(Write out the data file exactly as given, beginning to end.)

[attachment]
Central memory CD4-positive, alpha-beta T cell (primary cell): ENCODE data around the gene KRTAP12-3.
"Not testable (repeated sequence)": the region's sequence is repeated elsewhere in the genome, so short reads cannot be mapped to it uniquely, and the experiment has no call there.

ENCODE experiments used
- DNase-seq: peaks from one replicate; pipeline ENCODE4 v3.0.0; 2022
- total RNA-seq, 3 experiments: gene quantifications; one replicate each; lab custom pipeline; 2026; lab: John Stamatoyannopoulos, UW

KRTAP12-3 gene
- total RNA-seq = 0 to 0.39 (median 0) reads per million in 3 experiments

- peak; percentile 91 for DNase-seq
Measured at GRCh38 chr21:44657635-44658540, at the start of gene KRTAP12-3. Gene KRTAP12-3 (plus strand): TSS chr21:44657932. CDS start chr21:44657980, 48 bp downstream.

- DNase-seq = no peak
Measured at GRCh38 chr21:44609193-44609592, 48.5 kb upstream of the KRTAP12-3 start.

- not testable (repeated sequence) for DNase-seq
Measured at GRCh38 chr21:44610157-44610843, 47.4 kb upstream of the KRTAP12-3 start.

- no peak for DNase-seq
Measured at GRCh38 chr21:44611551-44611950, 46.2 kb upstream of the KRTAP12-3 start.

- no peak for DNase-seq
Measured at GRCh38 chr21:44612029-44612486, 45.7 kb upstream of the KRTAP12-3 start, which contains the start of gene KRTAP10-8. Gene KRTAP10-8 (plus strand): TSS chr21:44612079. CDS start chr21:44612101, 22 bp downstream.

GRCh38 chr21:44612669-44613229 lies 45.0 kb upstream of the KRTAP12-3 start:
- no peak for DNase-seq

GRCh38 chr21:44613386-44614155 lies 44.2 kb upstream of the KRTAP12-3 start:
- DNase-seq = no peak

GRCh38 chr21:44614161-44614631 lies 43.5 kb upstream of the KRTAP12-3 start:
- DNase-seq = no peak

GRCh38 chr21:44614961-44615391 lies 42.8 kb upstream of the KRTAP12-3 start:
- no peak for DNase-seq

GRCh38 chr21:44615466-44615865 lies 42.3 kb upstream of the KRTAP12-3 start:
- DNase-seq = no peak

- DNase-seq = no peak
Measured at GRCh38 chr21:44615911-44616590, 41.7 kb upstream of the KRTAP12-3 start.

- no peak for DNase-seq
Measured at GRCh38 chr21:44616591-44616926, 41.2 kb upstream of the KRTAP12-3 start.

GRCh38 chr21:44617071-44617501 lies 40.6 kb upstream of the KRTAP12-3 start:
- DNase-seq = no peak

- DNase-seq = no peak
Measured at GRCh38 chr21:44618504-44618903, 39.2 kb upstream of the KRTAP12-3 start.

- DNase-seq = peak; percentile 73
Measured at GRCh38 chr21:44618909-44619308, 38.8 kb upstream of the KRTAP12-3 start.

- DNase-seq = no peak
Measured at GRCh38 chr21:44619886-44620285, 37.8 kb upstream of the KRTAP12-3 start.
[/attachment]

Central memory CD4-positive, alpha-beta T cell (primary cell): ENCODE data around the gene KRTAP12-3.
"Not testable (repeated sequence)": the region's sequence is repeated elsewhere in the genome, so short reads cannot be mapped to it uniquely, and the experiment has no call there.

ENCODE experiments used
- DNase-seq: peaks from one replicate; pipeline ENCODE4 v3.0.0; 2022
- total RNA-seq, 3 experiments: gene quantifications; one replicate each; lab custom pipeline; 2026; lab: John Stamatoyannopoulos, UW

KRTAP12-3 gene
- total RNA-seq = 0 to 0.39 (median 0) reads per million in 3 experiments

- peak; percentile 91 for DNase-seq
Measured at GRCh38 chr21:44657635-44658540, at the start of gene KRTAP12-3. Gene KRTAP12-3 (plus strand): TSS chr21:44657932. CDS start chr21:44657980, 48 bp downstream.

- DNase-seq = no peak
Measured at GRCh38 chr21:44609193-44609592, 48.5 kb upstream of the KRTAP12-3 start.

- not testable (repeated sequence) for DNase-seq
Measured at GRCh38 chr21:44610157-44610843, 47.4 kb upstream of the KRTAP12-3 start.

- no peak for DNase-seq
Measured at GRCh38 chr21:44611551-44611950, 46.2 kb upstream of the KRTAP12-3 start.

- no peak for DNase-seq
Measured at GRCh38 chr21:44612029-44612486, 45.7 kb upstream of the KRTAP12-3 start, which contains the start of gene KRTAP10-8. Gene KRTAP10-8 (plus strand): TSS chr21:44612079. CDS start chr21:44612101, 22 bp downstream.

GRCh38 chr21:44612669-44613229 lies 45.0 kb upstream of the KRTAP12-3 start:
- no peak for DNase-seq

GRCh38 chr21:44613386-44614155 lies 44.2 kb upstream of the KRTAP12-3 start:
- DNase-seq = no peak

GRCh38 chr21:44614161-44614631 lies 43.5 kb upstream of the KRTAP12-3 start:
- DNase-seq = no peak

GRCh38 chr21:44614961-44615391 lies 42.8 kb upstream of the KRTAP12-3 start:
- no peak for DNase-seq

GRCh38 chr21:44615466-44615865 lies 42.3 kb upstream of the KRTAP12-3 start:
- DNase-seq = no peak

- DNase-seq = no peak
Measured at GRCh38 chr21:44615911-44616590, 41.7 kb upstream of the KRTAP12-3 start.

- no peak for DNase-seq
Measured at GRCh38 chr21:44616591-44616926, 41.2 kb upstream of the KRTAP12-3 start.

GRCh38 chr21:44617071-44617501 lies 40.6 kb upstream of the KRTAP12-3 start:
- DNase-seq = no peak

- DNase-seq = no peak
Measured at GRCh38 chr21:44618504-44618903, 39.2 kb upstream of the KRTAP12-3 start.

- DNase-seq = peak; percentile 73
Measured at GRCh38 chr21:44618909-44619308, 38.8 kb upstream of the KRTAP12-3 start.

- DNase-seq = no peak
Measured at GRCh38 chr21:44619886-44620285, 37.8 kb upstream of the KRTAP12-3 start.